Had a good tweet lately? Regardless of how accomplished you are in your social media adventure, I would like to suggest another strategy to help you remember to ask your client the most important questions.
At times in the last 22 years, I've been overwhelmed by all the questions I'm trying to remember to ask clients. In the early training years, we were taught some basic "fact finding" questions so we could gain some understanding of our client's financial circumstances, both historic and current.
But those facts never tell what is most important to the client in the client's own language. We want to genuinely understand what they care about, what they understand about their money, and what changes they're willing to make to improve their situation.
But it can be nearly impossible to remember what to ask or how to frame a question in a way that generates non-defensive and open responses on the part of our clients.
While working as a licensed therapist, I came up with the acronym TWEDY to remind me of a useful sentence stem that can frame many pertinent questions. TWEDY stands for:
To What Extent Do You ____________________________?
From here, all you have to do is fill in the blank to get an honest response from your client. Examples of how it can be used to help you determine what products or solutions to recommend are below. This can be helpful with asset management services, life insurance, annuities, long term care insurance, and analytical fee-based services.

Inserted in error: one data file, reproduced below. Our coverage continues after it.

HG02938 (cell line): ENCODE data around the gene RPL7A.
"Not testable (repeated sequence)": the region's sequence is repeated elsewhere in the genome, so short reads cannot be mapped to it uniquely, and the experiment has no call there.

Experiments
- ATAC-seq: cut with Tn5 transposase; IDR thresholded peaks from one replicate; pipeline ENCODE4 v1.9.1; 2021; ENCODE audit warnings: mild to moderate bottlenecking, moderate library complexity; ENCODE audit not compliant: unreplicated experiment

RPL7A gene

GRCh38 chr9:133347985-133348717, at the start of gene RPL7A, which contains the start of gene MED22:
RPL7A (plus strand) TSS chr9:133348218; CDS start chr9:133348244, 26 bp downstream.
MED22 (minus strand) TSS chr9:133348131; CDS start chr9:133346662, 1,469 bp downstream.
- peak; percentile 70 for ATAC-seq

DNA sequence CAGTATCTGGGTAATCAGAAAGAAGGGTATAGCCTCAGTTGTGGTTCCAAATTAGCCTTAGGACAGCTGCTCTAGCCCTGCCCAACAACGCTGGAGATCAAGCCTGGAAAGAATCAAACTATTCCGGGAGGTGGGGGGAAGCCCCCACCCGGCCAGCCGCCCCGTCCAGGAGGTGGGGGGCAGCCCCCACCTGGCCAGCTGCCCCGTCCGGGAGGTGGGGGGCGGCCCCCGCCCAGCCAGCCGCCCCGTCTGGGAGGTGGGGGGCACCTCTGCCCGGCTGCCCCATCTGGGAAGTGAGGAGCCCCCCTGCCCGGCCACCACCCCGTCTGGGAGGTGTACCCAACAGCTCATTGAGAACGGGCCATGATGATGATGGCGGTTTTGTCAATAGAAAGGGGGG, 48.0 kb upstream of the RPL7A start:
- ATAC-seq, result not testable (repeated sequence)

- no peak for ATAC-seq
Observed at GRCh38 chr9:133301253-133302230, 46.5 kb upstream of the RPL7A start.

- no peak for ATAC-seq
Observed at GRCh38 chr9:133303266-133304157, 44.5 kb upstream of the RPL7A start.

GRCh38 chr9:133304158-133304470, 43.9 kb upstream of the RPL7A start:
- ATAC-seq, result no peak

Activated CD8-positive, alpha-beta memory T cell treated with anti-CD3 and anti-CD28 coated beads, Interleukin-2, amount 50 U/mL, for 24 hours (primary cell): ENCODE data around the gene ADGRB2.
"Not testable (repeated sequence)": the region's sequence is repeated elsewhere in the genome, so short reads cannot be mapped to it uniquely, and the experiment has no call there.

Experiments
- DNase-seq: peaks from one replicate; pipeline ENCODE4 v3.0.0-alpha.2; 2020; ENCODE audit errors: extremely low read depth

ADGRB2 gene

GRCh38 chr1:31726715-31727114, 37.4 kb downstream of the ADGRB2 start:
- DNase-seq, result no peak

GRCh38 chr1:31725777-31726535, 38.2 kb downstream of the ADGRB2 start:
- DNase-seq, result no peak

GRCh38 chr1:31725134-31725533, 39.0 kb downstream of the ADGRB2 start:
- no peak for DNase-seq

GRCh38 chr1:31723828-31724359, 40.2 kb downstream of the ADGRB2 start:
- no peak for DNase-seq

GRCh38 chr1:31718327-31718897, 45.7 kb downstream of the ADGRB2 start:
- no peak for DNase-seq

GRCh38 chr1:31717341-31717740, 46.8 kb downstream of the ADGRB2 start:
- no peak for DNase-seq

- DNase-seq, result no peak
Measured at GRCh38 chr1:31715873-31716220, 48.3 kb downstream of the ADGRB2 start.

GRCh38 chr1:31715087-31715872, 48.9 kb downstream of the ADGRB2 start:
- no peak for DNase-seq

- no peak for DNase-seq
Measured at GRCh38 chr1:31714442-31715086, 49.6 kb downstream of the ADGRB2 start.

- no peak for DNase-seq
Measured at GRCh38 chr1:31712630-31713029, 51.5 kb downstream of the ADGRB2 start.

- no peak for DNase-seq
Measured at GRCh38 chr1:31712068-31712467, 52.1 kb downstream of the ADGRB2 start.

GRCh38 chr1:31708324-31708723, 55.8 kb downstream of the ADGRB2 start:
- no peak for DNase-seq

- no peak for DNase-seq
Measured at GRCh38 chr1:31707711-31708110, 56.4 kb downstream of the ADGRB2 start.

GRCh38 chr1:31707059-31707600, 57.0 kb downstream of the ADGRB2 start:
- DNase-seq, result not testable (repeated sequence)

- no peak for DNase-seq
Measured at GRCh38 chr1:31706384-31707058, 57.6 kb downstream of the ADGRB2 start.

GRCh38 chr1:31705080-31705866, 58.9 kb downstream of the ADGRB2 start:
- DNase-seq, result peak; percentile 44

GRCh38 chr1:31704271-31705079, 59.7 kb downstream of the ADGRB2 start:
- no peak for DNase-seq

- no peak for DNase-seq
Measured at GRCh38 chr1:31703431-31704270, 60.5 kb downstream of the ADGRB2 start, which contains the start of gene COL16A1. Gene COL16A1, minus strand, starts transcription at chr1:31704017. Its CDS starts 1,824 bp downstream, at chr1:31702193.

To What Extent Do You:
- Want advice about reallocating your investments to a more diversified portfolio?
- Care about solving your survivorship needs in a timely manner?
- Prefer guaranteed income as part of your retirement planning?
- Feel concern about your long term care needs?
- Want us to compare calculations and advise you on the impact of this decision?
You can practice TWEDY in several ways, all of which designed to help you to more fully understand what your client cares about and is willing to hire you to do. You can't make them care about something, but you can gauge their interest to learn more and act on your advice.
Don't forget to use the TWEDY concept with slight variations of the words so you don't sound overly robotic. Examples include:
- To what extent would you consider_________?
- How important is it to you to _____________?
- On a scale of one to 10, how important is it to you to resolve ______________?
- How high a priority is it to you to _________________?
- What is your willingness to get this solved now?
When you combine the best of your analysis with your clients' authentic motivations, your solutions are much more likely to get in place and stay in place. TWEDY benefit both you and your client because of the understanding, awareness, and trust it creates.
*For further information, or to contact this author, please leave a comment and your e-mail address in the forum below.